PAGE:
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1.
Article in English | WPRIM | ID: wpr-375486

ABSTRACT

  Six controlled clinical trials exist evaluating the effect of therapeutic radon exposure in inflammatory and degenerative rheumatic diseases applying radon by head-out radon water immersion or exposure in galleries with a high concentration of radon. Radon is taken up by inhalation or transcutaneous resorption, which may be enhanced by concomitant heat or CO<sub>2</sub>. In these controlled clinical trials evaluating patients with osteoarthritis, degenerative spinal disorders, rheumatoid arthritis and ankylosing spondylitis, pain, mobility, drug use, daily life activities and patient assessment were positively influenced by radon treatment in baths or galleries. The difference between radon and control therapy was most striking several months after the end of treatment, indicating long-lasting changes in disease processes. Summarizingly, several clinical trials confirm the clinical experience that radon exposure can be beneficial for patients suffering from pain due to rheumatic diseases.

2.
Article in English | WPRIM | ID: wpr-689244

ABSTRACT

  Six controlled clinical trials exist evaluating the effect of therapeutic radon exposure in inflammatory and degenerative rheumatic diseases applying radon by head-out radon water immersion or exposure in galleries with a high concentration of radon. Radon is taken up by inhalation or transcutaneous resorption, which may be enhanced by concomitant heat or CO2. In these controlled clinical trials evaluating patients with osteoarthritis, degenerative spinal disorders, rheumatoid arthritis and ankylosing spondylitis, pain, mobility, drug use, daily life activities and patient assessment were positively influenced by radon treatment in baths or galleries. The difference between radon and control therapy was most striking several months after the end of treatment, indicating long-lasting changes in disease processes. Summarizingly, several clinical trials confirm the clinical experience that radon exposure can be beneficial for patients suffering from pain due to rheumatic diseases.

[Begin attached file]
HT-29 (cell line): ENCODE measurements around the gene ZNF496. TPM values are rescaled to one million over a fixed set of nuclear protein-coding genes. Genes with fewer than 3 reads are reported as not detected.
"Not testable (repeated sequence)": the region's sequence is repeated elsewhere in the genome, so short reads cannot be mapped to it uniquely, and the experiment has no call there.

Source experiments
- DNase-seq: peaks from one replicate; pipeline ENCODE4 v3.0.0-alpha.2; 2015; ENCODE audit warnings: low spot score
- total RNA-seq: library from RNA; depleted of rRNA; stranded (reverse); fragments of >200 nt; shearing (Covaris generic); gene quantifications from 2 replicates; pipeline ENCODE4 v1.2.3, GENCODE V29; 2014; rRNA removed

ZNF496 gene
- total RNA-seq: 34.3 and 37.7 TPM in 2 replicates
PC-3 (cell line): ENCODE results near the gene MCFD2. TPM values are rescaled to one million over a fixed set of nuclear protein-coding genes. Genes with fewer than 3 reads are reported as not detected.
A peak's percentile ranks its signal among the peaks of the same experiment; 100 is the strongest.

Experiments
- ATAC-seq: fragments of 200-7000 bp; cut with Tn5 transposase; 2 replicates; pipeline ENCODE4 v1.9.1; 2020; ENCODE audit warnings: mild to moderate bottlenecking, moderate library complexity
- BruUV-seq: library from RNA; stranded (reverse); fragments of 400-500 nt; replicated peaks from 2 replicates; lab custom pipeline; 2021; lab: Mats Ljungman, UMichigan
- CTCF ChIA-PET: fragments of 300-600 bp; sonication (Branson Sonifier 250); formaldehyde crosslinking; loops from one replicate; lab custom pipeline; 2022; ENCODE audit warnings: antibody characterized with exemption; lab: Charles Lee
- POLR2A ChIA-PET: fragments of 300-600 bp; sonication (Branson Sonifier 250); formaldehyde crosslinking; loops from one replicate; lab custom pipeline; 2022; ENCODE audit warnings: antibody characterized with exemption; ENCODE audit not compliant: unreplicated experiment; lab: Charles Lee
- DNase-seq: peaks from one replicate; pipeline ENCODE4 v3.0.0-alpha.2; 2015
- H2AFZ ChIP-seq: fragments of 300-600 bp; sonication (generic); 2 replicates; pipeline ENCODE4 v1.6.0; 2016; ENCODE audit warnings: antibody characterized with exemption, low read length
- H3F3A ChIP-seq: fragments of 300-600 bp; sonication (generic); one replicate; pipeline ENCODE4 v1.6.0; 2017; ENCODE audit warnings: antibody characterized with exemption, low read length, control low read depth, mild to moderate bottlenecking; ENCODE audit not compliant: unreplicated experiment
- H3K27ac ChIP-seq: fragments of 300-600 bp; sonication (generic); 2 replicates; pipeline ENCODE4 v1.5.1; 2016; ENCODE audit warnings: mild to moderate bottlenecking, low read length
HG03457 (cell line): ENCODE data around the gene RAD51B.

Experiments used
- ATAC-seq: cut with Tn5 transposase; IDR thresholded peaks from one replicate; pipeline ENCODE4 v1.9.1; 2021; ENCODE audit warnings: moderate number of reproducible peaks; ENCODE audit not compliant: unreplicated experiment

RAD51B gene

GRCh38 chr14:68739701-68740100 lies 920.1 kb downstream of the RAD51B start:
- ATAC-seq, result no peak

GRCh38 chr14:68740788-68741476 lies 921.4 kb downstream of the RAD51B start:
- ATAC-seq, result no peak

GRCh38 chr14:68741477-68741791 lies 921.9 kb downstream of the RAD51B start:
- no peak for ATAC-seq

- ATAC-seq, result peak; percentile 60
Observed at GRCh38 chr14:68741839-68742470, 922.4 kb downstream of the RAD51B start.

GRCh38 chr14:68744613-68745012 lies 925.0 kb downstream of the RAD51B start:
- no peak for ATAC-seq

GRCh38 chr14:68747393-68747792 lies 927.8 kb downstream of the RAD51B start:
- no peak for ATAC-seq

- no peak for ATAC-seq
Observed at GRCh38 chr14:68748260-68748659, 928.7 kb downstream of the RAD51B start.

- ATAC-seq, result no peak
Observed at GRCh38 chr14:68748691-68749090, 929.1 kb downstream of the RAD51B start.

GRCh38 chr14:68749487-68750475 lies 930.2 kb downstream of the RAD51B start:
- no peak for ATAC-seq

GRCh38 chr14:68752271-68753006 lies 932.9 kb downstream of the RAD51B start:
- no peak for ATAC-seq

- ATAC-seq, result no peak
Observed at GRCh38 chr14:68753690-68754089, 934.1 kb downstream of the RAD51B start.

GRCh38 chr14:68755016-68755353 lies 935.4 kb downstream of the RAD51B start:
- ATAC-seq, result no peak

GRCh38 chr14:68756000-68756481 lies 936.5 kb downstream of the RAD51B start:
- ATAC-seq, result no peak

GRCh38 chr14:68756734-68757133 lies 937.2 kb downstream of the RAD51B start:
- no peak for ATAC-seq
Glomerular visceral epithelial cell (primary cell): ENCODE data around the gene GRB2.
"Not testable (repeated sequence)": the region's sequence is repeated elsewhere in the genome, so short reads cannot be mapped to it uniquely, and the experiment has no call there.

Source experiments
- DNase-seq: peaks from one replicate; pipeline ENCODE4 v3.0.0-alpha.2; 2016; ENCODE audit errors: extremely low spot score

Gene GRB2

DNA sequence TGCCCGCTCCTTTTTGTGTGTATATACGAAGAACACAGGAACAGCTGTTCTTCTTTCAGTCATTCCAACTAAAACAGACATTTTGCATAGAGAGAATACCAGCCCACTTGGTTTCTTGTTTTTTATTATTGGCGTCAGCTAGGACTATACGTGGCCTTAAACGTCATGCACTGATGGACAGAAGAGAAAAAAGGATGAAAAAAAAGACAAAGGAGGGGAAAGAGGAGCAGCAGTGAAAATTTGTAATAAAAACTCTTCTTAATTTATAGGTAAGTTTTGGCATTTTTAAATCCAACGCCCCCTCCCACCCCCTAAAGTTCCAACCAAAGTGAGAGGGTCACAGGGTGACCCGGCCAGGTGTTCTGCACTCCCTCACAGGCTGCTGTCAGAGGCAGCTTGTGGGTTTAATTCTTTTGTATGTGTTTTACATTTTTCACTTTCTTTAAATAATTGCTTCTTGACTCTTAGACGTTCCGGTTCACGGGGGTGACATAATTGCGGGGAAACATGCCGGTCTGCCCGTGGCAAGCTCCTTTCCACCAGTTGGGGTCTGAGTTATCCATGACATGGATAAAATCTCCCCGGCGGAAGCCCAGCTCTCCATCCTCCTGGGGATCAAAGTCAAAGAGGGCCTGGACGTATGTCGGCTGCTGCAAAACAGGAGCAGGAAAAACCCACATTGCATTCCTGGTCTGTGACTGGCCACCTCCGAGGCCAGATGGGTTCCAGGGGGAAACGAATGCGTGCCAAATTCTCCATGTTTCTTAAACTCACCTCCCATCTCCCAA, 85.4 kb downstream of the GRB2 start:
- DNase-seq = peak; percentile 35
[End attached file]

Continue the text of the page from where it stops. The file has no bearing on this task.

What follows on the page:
3.
Article in English | WPRIM | ID: wpr-372682

ABSTRACT

The effects of physical exercise on psychologic variables during mental stress were evaluated. On each of two different days (for intraindividual control) 20 healthy dental students carried out four (modified) d2-tests (3.5min available for each test). After two such tests there was a rest period of 5 minutes. During this intermission either a standardized physical exercise was performed or -the other day- (cross over, balanced) the volunteers rested in a sitting position while listening to relaxing music. After the rest period another two d2-tests were carried out. Thereafter a questionnaire (“adjective list”, in German) defining 15 subscales (categories of the state of well-being) was completed by all volunteers to quantify parameters of their actual mood. For intraindividual control the results of the subscales obtained on both days were compared by the paired student-t-test. In the test with physical exercise during the break the scores of the subscale <i>being activated</i> were significantly (p<0.05) higher than in the test with music. The other subscales showed no significant difference. In all tests the scores of the d2-tests reflecting the capability to concentrate showed an increase after the break, which was significantly higher, if physical exercise was performed during the break. Physical exercise can alleviate certain symptoms of mental stress. Feeling more active is the predominant subjective effect.

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